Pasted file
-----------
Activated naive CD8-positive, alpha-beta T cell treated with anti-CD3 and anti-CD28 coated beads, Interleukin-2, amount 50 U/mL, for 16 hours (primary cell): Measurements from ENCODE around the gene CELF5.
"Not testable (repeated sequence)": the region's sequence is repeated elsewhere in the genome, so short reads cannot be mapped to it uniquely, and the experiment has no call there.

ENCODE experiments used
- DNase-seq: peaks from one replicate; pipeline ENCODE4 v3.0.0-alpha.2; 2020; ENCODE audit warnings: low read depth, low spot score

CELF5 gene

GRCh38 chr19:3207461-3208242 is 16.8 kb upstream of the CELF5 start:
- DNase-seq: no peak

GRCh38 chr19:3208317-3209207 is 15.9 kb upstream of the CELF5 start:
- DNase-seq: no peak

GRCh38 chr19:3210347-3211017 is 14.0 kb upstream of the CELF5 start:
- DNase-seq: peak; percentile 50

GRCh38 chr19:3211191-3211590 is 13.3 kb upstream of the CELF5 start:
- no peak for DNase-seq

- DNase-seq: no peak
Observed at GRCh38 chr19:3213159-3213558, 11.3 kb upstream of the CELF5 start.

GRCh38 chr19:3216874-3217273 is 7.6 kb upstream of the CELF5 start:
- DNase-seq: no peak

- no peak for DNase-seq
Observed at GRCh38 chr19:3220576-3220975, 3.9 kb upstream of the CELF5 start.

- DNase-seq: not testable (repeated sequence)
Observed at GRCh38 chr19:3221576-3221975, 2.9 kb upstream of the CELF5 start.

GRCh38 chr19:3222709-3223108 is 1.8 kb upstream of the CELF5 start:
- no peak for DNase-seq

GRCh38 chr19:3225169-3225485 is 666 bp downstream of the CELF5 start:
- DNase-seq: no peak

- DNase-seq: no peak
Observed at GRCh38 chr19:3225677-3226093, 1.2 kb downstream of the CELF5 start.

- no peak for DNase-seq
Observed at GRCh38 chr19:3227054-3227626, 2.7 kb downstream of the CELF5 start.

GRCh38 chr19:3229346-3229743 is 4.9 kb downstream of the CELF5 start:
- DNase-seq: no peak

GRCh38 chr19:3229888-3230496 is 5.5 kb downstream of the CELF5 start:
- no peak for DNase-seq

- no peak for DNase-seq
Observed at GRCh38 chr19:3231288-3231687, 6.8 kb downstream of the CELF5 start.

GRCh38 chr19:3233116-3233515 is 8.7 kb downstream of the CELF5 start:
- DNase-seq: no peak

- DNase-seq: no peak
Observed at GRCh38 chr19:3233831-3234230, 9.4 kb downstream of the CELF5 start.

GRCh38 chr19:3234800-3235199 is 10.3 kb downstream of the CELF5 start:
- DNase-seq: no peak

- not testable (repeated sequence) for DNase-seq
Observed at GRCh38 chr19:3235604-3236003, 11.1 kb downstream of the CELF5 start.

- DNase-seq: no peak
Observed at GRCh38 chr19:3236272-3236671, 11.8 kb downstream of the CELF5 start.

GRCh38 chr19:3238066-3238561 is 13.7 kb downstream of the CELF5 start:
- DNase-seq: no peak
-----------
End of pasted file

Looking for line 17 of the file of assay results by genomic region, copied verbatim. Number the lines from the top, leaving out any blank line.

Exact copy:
- DNase-seq: no peak